Today is the official feast of St Sinach MacDara and aren't we awash in boats again. Mrs D'Arcy describes today's saint this way:
Down the centuries, until outboard motors, fishermen dipped sails three times in salute to MacDara's island off the Connemara coast. Now they sign themselves with the Cross. September 28 is given as the main feast day of the saint, but July 16 is the special day of local fishermen whose currachs still carry a small bottle of holy water in the prow. It is a day of reverent pilgrimage with the celebrant of the Mass bringing the Blessed Sacrament to the island in a special currach. Marking MacDara's monastic settlement today are the famous remains of the little almost roofless ancient oratory built of massive stone. A wooden statue of the saint was preserved there for many centuries.
Fifth-century MacDara's name Sinach is met with again in 12th century Irish religious history. Ceallach of the Clann Sinach brought his "great name and influence" to the cause of renewal in the Irish church. Long a favorite name locally, MacDara is recently coming into greater use. It is interesting to note that Patrick Pearse, the poet-patriot of modern Ireland, chose MacDara as the name of his hero in The Singer, his classic play of Irish patriotism.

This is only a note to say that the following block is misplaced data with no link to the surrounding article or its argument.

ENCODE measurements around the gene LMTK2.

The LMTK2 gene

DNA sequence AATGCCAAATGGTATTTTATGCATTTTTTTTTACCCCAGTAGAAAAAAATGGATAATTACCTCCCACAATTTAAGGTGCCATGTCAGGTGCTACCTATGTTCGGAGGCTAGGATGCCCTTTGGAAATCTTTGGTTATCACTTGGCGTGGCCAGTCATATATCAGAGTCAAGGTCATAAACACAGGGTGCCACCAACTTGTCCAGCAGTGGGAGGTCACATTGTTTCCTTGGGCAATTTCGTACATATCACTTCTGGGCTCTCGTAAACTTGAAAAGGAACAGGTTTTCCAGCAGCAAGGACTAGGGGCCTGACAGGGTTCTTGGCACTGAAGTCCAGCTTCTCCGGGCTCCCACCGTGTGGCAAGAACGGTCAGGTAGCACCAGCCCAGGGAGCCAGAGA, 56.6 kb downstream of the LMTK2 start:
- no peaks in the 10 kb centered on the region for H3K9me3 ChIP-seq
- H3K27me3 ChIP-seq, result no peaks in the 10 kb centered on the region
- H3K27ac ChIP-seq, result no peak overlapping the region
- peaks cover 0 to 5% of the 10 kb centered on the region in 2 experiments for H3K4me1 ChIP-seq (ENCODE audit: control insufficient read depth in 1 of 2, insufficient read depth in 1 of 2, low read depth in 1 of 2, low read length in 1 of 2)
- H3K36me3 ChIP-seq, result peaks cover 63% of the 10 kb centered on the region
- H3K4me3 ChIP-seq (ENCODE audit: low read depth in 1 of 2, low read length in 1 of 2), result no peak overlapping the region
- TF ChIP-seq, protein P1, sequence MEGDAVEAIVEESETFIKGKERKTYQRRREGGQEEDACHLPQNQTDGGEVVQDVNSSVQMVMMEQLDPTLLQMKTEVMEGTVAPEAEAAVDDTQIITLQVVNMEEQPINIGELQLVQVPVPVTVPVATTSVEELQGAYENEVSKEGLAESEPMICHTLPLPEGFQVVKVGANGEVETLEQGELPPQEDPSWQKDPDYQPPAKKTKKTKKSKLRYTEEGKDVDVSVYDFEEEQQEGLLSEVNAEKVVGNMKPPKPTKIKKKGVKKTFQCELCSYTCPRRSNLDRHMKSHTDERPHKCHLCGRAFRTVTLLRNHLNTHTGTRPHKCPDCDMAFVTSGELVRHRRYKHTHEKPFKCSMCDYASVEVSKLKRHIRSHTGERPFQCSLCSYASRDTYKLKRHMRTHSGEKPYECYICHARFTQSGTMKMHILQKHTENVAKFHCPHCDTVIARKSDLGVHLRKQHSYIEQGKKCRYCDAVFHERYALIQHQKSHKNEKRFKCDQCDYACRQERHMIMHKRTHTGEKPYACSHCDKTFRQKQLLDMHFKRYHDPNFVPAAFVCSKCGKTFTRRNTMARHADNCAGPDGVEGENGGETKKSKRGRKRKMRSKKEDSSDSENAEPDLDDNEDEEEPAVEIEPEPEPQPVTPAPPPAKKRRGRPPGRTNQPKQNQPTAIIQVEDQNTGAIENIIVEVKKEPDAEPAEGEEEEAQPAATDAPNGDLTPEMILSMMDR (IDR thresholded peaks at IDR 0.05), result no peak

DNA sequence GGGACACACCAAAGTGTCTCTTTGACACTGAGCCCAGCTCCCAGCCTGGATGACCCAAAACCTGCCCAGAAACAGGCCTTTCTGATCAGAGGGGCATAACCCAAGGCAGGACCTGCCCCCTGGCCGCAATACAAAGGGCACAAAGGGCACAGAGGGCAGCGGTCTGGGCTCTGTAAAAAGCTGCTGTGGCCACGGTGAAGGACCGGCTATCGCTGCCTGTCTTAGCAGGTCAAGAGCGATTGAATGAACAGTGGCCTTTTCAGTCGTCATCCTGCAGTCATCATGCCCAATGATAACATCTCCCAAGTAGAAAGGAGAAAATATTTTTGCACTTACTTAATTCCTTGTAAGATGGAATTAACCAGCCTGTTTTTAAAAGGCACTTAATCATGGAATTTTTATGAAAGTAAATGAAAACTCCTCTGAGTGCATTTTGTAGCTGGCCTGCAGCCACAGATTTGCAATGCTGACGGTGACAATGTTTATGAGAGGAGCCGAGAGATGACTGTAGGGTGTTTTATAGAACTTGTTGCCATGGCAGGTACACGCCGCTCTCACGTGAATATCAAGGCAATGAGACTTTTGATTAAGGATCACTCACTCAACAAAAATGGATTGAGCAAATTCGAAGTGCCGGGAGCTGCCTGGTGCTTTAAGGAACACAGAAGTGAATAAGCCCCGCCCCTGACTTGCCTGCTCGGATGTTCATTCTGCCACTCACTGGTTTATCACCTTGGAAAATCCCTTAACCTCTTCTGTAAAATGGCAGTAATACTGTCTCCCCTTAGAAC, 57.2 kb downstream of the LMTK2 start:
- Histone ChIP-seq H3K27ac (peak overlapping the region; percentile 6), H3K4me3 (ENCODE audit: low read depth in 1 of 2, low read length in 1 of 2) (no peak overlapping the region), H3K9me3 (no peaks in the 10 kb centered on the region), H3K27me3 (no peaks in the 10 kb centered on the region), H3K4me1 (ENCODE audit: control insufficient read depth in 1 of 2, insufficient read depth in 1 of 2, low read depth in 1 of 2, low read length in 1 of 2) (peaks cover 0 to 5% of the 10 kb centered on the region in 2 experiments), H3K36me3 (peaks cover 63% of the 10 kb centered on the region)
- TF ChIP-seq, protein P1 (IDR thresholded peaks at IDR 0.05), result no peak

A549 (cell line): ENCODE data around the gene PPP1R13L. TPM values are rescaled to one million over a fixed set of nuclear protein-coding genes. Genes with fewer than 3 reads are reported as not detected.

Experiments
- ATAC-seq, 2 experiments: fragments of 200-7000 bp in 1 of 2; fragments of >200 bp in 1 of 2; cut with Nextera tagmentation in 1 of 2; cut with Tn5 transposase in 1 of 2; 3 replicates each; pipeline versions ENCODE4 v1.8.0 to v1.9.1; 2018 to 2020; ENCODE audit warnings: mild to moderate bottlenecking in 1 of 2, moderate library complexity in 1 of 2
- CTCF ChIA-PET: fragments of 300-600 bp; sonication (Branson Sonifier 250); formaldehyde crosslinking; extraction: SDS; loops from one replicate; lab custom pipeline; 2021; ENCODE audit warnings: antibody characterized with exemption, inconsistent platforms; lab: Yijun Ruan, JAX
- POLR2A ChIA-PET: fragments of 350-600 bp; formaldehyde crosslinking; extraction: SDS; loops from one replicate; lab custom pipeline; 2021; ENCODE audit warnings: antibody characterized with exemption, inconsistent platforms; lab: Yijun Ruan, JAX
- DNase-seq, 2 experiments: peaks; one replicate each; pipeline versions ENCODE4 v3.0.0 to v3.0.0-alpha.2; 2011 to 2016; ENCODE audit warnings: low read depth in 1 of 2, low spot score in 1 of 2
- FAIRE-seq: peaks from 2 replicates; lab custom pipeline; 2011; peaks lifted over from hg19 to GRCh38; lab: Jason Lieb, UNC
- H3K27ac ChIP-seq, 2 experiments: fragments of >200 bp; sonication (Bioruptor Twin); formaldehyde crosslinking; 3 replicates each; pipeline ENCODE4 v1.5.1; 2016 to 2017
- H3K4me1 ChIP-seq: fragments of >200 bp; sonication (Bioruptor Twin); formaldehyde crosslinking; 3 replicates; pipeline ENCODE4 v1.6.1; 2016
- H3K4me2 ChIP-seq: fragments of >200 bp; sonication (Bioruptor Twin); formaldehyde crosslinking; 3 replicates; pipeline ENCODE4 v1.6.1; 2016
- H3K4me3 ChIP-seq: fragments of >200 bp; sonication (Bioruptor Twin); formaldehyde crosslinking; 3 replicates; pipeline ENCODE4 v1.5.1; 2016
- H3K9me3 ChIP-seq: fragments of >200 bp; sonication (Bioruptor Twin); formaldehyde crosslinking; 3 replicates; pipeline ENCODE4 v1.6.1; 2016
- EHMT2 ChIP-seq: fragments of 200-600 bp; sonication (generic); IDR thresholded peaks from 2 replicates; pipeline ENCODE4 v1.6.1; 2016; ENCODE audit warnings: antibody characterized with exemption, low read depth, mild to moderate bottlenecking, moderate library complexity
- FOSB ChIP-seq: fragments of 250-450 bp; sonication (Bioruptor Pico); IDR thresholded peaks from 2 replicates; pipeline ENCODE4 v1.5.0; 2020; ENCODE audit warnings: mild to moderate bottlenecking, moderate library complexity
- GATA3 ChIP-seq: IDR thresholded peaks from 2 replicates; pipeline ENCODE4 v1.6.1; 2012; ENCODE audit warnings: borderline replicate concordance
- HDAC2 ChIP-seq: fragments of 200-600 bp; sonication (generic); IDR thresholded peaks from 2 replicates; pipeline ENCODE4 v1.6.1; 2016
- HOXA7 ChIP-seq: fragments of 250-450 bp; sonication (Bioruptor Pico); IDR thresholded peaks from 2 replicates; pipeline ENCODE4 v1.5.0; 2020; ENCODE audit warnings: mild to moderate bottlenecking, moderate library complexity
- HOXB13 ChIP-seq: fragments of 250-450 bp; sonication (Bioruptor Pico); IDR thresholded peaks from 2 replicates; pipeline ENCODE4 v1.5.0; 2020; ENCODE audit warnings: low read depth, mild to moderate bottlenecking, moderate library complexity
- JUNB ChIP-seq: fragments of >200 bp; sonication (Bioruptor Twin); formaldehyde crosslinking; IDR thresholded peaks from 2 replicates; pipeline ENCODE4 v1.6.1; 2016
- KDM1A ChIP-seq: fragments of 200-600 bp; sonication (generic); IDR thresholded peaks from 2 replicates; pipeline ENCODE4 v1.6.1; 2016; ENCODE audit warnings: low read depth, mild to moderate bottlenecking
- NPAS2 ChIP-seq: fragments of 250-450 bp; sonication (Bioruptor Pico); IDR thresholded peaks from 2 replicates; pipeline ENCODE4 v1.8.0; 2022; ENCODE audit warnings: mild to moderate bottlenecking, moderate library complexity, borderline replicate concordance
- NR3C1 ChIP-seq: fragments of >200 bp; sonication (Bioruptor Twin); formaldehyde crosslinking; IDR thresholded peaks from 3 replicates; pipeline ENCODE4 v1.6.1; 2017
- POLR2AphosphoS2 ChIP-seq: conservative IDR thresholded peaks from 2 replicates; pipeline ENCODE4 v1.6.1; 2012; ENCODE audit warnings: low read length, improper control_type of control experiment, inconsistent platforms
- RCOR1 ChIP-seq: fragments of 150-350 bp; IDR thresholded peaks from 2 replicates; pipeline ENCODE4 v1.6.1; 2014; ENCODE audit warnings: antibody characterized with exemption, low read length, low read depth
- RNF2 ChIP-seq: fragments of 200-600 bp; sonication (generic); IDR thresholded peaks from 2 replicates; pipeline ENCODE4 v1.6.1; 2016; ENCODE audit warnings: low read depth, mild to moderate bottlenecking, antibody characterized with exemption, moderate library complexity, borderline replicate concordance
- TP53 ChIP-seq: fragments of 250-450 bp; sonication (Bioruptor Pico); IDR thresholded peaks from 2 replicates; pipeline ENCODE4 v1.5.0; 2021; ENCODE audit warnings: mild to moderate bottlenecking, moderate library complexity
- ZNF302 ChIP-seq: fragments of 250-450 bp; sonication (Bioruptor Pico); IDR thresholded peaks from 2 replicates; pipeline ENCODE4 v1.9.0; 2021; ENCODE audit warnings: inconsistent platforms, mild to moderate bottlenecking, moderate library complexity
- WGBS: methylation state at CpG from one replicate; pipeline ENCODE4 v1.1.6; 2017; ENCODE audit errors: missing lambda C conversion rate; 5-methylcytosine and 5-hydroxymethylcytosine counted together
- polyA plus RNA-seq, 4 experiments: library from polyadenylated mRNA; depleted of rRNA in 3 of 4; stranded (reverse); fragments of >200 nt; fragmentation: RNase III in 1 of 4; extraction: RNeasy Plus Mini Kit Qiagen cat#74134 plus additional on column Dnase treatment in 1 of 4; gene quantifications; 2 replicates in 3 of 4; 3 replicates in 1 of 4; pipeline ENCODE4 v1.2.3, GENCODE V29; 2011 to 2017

Nor has MacDara's little stone oratory ever lost its appeal. Its gable shape stands as the prototype of features noted in important Irish art treasures such as the gabled top of the Monasterboice Muireadach sculptured Cross and the gable shape of the Moneymusk reliquary (a case for relics of Colmcille, preserved from 1315 in Moneymusk House and now in the Edinburgh Museum.)
MacDara's chapel has recently been restored. There is a photo below. The picture at the top of this post shows it almost roofless in the 19th century